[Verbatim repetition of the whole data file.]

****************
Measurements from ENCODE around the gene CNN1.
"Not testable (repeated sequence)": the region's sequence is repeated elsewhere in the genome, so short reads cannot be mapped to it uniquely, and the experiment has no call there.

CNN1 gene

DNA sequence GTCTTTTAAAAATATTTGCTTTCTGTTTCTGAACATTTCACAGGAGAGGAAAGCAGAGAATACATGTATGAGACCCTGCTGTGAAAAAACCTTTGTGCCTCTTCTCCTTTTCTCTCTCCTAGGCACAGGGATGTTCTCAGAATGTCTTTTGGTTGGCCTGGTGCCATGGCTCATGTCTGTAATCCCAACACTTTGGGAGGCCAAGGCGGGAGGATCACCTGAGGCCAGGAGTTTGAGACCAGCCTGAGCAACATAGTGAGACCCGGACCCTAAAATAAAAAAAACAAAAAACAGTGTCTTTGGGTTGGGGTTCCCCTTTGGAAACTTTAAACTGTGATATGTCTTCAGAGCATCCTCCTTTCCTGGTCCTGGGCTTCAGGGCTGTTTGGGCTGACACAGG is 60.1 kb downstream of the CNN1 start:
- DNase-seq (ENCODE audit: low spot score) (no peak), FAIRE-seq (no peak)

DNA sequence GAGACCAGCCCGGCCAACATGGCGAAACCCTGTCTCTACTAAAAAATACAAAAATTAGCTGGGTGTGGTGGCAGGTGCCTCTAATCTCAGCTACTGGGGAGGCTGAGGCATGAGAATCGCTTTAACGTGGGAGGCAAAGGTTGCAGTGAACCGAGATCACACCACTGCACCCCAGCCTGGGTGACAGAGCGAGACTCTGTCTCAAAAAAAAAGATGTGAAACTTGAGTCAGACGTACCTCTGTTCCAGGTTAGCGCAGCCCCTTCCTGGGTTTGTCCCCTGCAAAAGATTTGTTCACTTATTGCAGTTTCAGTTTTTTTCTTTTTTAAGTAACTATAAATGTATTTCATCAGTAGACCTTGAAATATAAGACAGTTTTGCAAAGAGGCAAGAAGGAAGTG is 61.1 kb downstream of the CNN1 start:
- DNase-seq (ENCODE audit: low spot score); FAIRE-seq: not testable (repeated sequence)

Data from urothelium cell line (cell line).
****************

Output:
Measurements from ENCODE around the gene CNN1.
"Not testable (repeated sequence)": the region's sequence is repeated elsewhere in the genome, so short reads cannot be mapped to it uniquely, and the experiment has no call there.

CNN1 gene

DNA sequence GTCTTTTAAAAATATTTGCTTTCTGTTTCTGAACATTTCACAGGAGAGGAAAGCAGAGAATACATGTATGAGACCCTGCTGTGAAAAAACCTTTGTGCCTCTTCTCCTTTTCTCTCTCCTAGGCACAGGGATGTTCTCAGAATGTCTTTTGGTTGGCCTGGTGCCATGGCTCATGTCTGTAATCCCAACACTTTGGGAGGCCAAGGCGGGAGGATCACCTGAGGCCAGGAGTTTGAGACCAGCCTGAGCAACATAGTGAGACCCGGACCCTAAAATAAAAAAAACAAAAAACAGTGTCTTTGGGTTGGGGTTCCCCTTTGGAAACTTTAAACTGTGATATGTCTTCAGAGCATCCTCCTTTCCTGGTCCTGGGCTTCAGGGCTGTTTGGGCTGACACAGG is 60.1 kb downstream of the CNN1 start:
- DNase-seq (ENCODE audit: low spot score) (no peak), FAIRE-seq (no peak)

DNA sequence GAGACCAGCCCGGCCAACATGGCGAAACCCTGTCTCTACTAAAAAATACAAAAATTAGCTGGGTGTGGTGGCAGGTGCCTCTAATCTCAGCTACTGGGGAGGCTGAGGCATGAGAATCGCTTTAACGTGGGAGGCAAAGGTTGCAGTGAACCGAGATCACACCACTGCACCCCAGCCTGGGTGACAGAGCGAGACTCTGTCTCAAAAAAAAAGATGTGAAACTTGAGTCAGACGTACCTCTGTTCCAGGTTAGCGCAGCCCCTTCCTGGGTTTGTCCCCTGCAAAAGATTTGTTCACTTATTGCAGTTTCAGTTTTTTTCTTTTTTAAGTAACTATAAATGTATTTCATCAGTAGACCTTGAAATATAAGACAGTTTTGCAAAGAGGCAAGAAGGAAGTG is 61.1 kb downstream of the CNN1 start:
- DNase-seq (ENCODE audit: low spot score); FAIRE-seq: not testable (repeated sequence)

Data from urothelium cell line (cell line).